by Brendan Sample
As a part of his office’s efforts to come to at least one city school every week, Philadelphia Mayor Jim Kenney visited the J.S. Jenks Academy for the Arts and Sciences on Tuesday, June 12
Kenney did not have a particular agenda when visiting the school, but instead was focused on simply talking to students and getting to know them. With it being the last day of school for Jenks’ students, it was certainly a memorable way to close out the school year.
Kenney visited open classrooms with students of all ages, ranging from kindergarten up to sixth grade. His visit also included seeing one of Jenks’ two support classes for autistic students, and ended with speaking to an assembly of third, fourth and fifth graders.
Kenney’s brief discussions ranged from asking the kindergartners to guess his age to asking the sixth graders which high schools they were beginning to look and are interested in attending. He spoke a bit about his administration, but mainly kept the focus on the kids, including some advice about how to stay safe and productive over the summer. During the assembly, he spoke to the importance of voting when they turn 18 and how he would be looking into getting more city money for schools like Jenks in the future.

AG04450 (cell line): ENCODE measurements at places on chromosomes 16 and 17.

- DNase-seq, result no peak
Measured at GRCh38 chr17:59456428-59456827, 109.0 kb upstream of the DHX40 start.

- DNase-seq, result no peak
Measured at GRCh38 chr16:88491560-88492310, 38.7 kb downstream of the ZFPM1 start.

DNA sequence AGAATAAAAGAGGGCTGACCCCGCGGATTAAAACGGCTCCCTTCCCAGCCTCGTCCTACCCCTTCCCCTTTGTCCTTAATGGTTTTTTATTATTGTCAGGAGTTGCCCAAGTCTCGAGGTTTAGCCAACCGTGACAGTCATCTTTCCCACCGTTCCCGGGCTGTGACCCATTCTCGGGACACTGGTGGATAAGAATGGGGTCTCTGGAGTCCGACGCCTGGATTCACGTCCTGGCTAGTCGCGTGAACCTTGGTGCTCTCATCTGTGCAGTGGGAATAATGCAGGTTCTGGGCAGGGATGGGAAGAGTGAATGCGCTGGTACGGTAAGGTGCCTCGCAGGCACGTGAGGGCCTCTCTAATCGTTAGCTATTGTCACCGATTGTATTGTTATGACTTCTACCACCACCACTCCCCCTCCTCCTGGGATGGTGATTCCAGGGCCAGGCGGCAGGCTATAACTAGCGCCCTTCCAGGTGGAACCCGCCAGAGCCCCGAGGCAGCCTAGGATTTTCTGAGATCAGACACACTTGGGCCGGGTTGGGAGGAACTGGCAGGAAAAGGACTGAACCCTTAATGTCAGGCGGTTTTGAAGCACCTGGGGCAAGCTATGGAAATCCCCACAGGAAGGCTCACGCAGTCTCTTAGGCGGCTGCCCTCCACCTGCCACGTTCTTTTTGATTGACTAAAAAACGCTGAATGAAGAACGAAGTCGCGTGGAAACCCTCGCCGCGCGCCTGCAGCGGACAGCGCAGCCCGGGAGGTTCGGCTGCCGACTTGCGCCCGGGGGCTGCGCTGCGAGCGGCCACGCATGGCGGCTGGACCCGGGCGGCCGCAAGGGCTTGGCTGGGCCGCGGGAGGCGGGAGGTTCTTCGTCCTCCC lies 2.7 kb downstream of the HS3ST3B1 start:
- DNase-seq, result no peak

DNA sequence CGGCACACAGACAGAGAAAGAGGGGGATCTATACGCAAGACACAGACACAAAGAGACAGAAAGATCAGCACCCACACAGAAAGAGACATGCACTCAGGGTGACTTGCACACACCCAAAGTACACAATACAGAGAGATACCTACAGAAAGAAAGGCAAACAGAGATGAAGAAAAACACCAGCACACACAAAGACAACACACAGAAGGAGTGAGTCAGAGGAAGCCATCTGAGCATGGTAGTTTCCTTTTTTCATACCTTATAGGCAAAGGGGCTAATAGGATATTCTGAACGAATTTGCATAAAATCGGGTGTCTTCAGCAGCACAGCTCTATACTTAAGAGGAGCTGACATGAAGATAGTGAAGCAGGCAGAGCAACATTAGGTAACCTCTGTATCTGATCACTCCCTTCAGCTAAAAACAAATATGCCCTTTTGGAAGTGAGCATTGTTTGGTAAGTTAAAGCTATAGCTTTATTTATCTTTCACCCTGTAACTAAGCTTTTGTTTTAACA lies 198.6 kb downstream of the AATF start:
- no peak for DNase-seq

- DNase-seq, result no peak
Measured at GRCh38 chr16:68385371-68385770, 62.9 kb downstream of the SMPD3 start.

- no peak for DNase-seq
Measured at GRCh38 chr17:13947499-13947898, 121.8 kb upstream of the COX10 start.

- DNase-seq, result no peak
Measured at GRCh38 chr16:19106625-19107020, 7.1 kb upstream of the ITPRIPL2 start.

Though he did not have any specific program or other initiative to discuss, the visit was in line with Kenney and his administration’s desire to visit at least one school per week, which he has done since being in office. These visits are just one of the ways in which he hopes to continue emphasizing the significance of Philadelphia’s schools.
“People really need to realize just how important our education system is, otherwise we’re never going to break this cycle of poverty,” Kenney said.